“The Aeneid” is an epic poem authored by Publius Vergilius Maro, and is implied to be directed at Vergil’s muse. Vergil primarily wrote the piece in response to Juno’s actions against the Trojans, and appears to disagree with them (he repeatedly wonders aloud how a deity is capable of tormenting an entire race, and if she would retain her honor among the mortals after doing so). Thus, Vergil is motivated by the need to understand and explain why Juno and those around her acted the way they did, to see if they were justified. In “The Aeneid,” Vergil depicts that Juno, Aeneas, and Venus suffered due to fear, pain, and compassion, respectively.
Helena attempts to control Demetrius by betraying her friends in hopes that he would fall for her. Routinely, Helena tries to gain Demetrius’s love for instance, when she asserts, “Stay though thou kill me, sweet Demetrius!”(Shakespeare.86.1.70). Demetrius then responds with, “I change thee hence, and do not haunt me thus” (Shakespeare.87.1.70). Despite him being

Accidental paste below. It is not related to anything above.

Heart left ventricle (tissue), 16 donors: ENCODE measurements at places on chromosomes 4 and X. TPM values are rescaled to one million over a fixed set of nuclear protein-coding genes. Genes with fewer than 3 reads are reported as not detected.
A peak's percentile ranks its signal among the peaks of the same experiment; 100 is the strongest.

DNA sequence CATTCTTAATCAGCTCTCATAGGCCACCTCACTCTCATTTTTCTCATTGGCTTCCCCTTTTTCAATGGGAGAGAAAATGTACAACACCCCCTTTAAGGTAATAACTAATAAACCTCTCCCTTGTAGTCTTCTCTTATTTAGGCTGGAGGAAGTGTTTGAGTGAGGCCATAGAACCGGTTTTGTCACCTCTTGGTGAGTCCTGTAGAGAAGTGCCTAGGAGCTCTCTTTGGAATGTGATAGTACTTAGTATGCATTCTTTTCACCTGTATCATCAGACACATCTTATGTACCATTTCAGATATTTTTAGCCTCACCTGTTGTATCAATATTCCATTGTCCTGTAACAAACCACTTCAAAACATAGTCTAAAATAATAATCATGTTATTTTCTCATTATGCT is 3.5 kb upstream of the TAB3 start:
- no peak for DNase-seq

Body Juliet reacted impulsively and immaturely when informed of Romeo’s banishment, this was part of the cause of both of their deaths. Initially Juliet’s first response to the events were to revile Romeo, referring to him as a "serpent heart, hid with a flow'ring face!" Calling him contradicting names such as a "fiend angelical," which is an angelic devil. Juliet was in a frantic condition and was thoroughly against Romeo for a period of time until the nurse began to revile him, calling him names similar to the ones Juliet had mentioned earlier in the play. Almost instantly, Juliet contradicted her previous comments by saying that Romeo was "not born to shame" She even went to the point of backing up Romeo that she believed her cousin would have killed Romeo regardless, calling her cousin a "villain."
Shakespeare uses an interrogative quote to show Lady Macbeth’s ambition for power attention and greed because she wants to kill the king so she can be queen. Shakespeare here projects Lady Macbeth as a conniving lady who ridicules and challenges her
Are these portrayals of love correct? True love, as described in the Epic of Gilgamesh and The Odyssey, is a genuine commitment to another human in lieu of sexual allure. In the beginning of the Epic of Gilgamesh, Gilgamesh runs amok through the Sumerian city of Uruk.